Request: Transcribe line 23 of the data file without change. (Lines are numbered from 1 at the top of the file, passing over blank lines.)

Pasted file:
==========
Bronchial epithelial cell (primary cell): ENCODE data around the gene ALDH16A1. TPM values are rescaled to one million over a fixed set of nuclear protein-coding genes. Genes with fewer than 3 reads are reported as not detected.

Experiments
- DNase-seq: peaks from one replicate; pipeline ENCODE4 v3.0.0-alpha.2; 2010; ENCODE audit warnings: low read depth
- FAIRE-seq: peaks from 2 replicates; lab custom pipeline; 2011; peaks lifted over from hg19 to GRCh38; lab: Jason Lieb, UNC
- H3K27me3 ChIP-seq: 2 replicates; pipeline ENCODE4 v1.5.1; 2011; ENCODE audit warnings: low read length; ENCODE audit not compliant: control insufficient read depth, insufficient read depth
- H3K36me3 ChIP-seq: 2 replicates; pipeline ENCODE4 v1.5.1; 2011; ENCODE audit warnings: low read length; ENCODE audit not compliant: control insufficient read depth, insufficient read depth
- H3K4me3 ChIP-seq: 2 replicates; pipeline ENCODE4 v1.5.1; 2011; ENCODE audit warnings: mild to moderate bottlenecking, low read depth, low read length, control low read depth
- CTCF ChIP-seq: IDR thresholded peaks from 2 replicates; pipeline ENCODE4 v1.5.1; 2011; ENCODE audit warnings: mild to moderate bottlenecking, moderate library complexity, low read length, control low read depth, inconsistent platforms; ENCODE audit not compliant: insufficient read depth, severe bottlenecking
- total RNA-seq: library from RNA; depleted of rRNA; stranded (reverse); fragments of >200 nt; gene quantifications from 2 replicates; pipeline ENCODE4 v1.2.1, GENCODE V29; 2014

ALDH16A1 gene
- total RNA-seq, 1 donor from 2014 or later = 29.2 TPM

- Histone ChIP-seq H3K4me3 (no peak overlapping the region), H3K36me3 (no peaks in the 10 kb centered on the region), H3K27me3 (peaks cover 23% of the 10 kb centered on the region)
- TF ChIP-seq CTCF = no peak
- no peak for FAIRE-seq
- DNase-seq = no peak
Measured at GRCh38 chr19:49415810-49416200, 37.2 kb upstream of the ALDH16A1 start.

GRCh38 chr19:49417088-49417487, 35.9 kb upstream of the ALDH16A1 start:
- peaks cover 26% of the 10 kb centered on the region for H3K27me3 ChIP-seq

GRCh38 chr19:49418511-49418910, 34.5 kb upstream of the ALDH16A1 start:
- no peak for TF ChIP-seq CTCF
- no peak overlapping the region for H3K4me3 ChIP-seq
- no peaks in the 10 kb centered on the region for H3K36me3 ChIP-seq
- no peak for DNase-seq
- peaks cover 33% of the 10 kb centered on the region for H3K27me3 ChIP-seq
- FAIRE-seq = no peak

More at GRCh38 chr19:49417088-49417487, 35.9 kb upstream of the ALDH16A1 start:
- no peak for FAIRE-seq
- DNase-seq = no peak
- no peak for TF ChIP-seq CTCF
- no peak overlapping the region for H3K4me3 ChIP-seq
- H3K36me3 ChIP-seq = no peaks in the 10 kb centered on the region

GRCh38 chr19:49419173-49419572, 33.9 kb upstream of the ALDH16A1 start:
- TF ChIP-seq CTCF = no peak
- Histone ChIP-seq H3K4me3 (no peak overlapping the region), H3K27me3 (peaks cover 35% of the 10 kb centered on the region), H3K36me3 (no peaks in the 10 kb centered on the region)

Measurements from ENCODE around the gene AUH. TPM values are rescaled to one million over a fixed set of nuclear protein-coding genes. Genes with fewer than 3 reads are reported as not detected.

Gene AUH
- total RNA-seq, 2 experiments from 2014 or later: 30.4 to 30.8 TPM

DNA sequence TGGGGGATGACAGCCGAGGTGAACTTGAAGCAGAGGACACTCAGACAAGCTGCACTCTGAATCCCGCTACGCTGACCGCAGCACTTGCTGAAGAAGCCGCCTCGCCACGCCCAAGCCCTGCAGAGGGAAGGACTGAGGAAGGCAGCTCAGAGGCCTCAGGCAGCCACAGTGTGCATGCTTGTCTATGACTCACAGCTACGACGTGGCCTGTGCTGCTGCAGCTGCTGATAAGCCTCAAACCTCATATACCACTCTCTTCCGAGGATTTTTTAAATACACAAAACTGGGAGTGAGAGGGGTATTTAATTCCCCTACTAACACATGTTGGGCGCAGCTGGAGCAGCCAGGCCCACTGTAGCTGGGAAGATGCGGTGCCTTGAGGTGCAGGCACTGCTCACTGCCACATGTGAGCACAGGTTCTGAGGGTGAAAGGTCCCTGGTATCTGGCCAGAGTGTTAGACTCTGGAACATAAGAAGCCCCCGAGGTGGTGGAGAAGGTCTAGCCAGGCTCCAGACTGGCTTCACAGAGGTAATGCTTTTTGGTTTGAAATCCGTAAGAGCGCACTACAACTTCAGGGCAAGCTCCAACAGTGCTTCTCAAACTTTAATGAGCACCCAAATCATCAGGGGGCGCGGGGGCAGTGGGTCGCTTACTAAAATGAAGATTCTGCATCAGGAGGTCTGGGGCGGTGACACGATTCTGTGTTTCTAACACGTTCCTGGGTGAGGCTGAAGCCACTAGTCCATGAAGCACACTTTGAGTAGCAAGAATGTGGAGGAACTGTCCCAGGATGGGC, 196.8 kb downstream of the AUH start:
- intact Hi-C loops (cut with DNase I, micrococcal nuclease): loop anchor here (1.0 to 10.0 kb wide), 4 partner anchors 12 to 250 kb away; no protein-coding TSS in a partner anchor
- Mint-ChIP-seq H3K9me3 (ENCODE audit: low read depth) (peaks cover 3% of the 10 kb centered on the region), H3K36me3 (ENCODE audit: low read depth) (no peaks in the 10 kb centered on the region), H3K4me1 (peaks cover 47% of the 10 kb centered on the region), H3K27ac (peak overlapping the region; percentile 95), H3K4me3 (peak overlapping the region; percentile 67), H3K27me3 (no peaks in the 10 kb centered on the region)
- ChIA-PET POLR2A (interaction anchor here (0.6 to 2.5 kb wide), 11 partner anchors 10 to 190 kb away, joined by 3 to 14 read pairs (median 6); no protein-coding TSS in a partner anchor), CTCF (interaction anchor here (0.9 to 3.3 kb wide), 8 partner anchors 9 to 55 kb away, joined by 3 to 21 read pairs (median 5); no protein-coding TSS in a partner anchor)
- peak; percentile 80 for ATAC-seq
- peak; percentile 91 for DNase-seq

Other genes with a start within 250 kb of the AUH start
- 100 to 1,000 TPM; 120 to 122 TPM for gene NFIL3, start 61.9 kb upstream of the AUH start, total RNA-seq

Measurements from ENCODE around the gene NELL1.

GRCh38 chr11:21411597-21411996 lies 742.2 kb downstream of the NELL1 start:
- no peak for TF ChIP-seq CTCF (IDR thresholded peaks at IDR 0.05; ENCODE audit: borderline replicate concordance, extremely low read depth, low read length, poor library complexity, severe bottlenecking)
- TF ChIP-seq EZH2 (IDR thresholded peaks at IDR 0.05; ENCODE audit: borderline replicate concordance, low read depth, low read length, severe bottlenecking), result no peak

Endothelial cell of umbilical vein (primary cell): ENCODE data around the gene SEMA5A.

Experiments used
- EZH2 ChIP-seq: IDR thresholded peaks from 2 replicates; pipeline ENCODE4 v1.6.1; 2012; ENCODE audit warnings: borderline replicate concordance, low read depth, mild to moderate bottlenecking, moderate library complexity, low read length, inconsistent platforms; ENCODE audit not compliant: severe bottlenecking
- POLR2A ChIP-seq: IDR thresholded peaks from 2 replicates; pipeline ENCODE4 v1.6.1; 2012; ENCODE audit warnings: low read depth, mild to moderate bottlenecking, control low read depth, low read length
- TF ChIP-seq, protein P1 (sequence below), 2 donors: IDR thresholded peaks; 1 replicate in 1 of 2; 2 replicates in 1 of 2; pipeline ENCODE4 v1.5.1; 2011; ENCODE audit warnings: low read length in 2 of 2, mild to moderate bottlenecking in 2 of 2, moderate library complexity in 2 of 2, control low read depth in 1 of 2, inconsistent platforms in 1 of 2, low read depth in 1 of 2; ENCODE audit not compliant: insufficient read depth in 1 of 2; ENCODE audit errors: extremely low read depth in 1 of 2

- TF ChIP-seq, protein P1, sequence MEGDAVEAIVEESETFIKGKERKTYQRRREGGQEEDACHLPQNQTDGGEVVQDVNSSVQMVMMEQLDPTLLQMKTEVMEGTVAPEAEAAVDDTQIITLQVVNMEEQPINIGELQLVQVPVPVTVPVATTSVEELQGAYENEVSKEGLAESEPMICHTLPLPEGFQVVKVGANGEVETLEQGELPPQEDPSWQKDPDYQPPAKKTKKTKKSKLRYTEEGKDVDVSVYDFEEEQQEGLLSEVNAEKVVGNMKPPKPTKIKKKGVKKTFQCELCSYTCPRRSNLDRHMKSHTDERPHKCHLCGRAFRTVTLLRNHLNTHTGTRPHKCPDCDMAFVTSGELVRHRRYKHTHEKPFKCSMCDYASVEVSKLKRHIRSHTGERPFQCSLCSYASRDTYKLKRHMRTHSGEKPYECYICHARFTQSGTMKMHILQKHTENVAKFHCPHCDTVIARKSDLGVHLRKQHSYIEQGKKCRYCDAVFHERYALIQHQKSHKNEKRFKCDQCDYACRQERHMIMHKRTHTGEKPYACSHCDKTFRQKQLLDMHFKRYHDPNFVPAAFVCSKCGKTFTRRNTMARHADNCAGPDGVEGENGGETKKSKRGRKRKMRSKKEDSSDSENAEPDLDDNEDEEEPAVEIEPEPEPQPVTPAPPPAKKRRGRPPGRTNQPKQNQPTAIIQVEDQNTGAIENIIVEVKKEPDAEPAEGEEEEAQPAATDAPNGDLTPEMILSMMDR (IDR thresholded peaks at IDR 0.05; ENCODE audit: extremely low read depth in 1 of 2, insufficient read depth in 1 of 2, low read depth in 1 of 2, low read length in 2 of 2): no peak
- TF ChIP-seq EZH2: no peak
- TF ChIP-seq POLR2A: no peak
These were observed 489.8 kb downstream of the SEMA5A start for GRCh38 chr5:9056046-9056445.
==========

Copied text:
- no peak for DNase-seq